Dragon Arrives

So I have been on the ISS now for almost 2 weeks. While the time has flown by, it also feels like our launch was so long ago. I think we have all experienced these types of time warps. It has been everything I expected and more. It is funny that we train for over 2 years for a flight and I feel very comfortable with any technical tasks that I may have to do and it was the daily routine/personal items that has been the most overwhelming. It was the simple things: where do I find clothes, what is the best technique for using the bathroom, how do I set up my personal sleep station, etc that really worked my brain. The only way to learn all of that is by being here and relying on the patience and experience of the your fellow crew mates. Don and Andre have been great. I will always be grateful for their assistance. Now that I am settled in and comfortable, I can now focus on the science and maintenance that we do during our work days.

Of course the big story so far of my short time period onboard, has been the arrival of Dragon. I congratulate the SpaceX team for their monumental accomplishment. Since my original launch date was delayed by 6 weeks and Dragon was scheduled to arrive before me, Don and Andre had trained onboard as a 2 person team. They had a great game plan. With very consistent training in Houston, I was able to assist and fill holes as needed. It was too cool the first time we caught sight of Dragon. As it got closer and closer, it just became more and more amazing. The grapple and berthing went without a hitch. Even though we are very well trained, there was quite a bit of relief onboard after our tasks were complete. We gathered as a crew that night for a group dinner to celebrate.

Things that are memorable up here: floating (you never get tired of that, it is like a dream), group dinners and stories around the table, working on science experiments that can only be done in a micro-gravity environment, reading a book while positioned in the Cupola with the Earth as a backdrop, working out and while doing bench press staring at Earth (I think if more people had that view while working out, we would make it a higher priority), sleeping in the vertical….. The list will grow with every passing day. I am grateful every day for this opportunity.

Before I Go, Gratitude


Everything is progressing well towards our launch on May 15 at 09:01 am local time in Kazakhstan.  We had a chance to see our vehicle one last time, now all packed with the cargo we will take with us to the International Space Station.  She looks good and is ready for us.  The fully assembled vehicle has been transferred by train and with a well rehearsed and proven procedure, has been placed in its final position on the launch pad.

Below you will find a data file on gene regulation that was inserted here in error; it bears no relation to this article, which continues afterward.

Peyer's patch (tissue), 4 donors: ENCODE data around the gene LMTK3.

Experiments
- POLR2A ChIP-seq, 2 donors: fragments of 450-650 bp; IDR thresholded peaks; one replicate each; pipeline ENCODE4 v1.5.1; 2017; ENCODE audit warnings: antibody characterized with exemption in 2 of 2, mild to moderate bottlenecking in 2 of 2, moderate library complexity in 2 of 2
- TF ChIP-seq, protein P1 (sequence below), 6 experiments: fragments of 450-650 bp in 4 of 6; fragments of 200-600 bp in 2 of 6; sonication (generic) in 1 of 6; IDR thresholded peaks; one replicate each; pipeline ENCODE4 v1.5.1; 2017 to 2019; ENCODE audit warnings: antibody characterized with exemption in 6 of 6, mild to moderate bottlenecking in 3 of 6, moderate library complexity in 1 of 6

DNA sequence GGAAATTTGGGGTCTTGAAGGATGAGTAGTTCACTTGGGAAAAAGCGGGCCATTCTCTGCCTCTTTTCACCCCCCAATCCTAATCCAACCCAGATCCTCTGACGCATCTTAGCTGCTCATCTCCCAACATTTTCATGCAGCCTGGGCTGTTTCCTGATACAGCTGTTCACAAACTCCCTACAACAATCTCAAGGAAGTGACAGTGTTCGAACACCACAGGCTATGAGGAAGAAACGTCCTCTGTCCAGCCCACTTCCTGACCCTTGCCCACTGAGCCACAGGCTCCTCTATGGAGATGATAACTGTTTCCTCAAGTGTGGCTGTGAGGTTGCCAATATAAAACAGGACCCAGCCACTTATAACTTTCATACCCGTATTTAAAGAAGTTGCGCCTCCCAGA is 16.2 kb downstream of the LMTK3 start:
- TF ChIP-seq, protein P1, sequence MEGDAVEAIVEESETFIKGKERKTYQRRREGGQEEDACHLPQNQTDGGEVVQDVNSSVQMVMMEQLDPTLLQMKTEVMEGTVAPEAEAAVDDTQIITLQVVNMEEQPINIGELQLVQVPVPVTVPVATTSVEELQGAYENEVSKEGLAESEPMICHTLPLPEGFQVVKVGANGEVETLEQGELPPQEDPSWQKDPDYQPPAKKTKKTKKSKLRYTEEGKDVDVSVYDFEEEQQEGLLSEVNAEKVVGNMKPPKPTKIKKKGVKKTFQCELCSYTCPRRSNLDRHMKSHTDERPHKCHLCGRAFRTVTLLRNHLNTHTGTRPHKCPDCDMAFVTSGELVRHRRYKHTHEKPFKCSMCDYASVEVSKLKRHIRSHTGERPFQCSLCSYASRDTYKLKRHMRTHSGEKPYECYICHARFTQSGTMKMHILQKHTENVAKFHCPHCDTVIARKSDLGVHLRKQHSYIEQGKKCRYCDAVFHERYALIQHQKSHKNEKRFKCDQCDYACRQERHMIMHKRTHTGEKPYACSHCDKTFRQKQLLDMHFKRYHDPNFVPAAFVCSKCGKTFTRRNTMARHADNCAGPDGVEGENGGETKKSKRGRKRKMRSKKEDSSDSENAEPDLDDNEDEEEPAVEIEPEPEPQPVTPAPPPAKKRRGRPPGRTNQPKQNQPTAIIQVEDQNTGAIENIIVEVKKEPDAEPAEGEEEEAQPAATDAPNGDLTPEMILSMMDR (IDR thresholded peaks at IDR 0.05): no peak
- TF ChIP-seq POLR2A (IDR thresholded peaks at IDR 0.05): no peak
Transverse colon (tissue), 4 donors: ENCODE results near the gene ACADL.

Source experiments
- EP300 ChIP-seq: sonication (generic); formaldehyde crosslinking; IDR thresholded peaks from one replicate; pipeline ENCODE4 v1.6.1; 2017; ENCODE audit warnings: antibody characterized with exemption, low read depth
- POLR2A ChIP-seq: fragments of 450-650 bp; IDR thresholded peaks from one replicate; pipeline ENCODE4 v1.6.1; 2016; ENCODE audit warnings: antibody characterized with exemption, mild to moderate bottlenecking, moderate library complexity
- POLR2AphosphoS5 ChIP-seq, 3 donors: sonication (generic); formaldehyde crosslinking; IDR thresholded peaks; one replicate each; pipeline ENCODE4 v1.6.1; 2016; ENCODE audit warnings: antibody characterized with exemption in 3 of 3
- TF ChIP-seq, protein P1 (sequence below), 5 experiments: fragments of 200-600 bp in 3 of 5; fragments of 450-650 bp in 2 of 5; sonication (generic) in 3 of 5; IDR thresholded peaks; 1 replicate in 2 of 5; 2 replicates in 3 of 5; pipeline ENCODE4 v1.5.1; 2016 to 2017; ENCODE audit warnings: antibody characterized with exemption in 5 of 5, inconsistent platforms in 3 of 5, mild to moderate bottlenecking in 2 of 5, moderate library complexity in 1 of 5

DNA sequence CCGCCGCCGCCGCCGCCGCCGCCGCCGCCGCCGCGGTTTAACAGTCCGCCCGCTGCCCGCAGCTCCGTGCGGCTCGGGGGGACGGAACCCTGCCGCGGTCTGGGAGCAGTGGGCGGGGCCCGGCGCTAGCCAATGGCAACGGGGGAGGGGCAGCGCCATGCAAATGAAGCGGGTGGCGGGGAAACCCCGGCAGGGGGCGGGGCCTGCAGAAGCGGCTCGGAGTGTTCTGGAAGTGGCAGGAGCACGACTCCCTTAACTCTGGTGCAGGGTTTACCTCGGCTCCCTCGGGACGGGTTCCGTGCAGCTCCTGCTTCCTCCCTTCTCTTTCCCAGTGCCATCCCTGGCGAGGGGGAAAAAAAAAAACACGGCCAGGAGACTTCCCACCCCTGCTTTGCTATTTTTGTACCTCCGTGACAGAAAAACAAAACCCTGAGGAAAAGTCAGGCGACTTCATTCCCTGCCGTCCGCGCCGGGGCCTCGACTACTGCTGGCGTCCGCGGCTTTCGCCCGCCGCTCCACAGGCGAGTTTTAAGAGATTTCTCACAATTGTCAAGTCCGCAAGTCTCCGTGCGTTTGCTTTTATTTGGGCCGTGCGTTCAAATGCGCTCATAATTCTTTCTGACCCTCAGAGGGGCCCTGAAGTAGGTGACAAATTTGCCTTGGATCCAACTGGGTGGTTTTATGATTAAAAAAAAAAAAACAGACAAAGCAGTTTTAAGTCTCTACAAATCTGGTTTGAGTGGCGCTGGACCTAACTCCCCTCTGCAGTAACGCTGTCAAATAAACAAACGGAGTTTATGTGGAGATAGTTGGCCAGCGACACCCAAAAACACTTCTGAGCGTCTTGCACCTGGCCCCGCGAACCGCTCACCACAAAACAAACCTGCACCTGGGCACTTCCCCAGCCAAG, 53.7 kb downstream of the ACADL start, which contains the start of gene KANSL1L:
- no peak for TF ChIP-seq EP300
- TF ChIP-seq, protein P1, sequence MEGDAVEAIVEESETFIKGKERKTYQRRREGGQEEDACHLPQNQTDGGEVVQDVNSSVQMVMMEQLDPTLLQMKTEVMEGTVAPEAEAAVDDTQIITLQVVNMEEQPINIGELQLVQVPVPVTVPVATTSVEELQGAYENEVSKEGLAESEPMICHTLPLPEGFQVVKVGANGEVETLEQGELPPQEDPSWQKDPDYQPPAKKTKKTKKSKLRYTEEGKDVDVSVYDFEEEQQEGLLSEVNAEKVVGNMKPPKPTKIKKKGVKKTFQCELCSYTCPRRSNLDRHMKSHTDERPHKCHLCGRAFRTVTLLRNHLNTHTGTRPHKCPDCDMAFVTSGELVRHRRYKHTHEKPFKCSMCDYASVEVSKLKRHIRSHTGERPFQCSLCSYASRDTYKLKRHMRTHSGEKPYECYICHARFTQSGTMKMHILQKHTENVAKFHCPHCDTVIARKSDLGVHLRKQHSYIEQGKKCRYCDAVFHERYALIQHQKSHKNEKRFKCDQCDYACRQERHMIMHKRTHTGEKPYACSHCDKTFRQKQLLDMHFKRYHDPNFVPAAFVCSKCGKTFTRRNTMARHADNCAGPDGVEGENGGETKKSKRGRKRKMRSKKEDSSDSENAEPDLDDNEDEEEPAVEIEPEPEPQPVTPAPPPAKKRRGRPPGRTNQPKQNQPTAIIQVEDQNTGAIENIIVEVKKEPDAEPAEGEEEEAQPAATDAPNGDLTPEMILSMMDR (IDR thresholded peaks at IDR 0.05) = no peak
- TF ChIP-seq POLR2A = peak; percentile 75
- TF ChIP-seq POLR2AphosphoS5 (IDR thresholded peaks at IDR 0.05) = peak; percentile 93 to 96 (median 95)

People ask what does one do a few days before launch?  There are of course a few briefings, but they are kept to a minimum.  We discuss the details of our launch and rendezvous with the ISS and the current status of the ISS, if any changes have occurred while we have been in Baikonur.  Some time is set aside to meet with our respective management representatives.  The work that is done to put together a successful mission is enormous.  It is with great appreciation that we are allowed to have brief contact with immediate family members.  None of us would be where we are without the love and support of our families.  All of the Astronauts and Cosmonauts know that the stress of a launch is much more difficult for them.  We are trained, know what to expect, and get to experience the unforgettable thrill of a launch to space.  We thank them for their support and sacrifices.  No special requests for meals are made.  We are well fed in Baikonur within their regular menu and we couldn’t ask for more.  As I think about it, the more you can keep a normal routine leading up to an important event, the more relaxed one feels.  We will be getting up around midnight the evening before launch, so the day before is short as we will try to get some sleep after lunch.  As a crew, we are well rested and ready.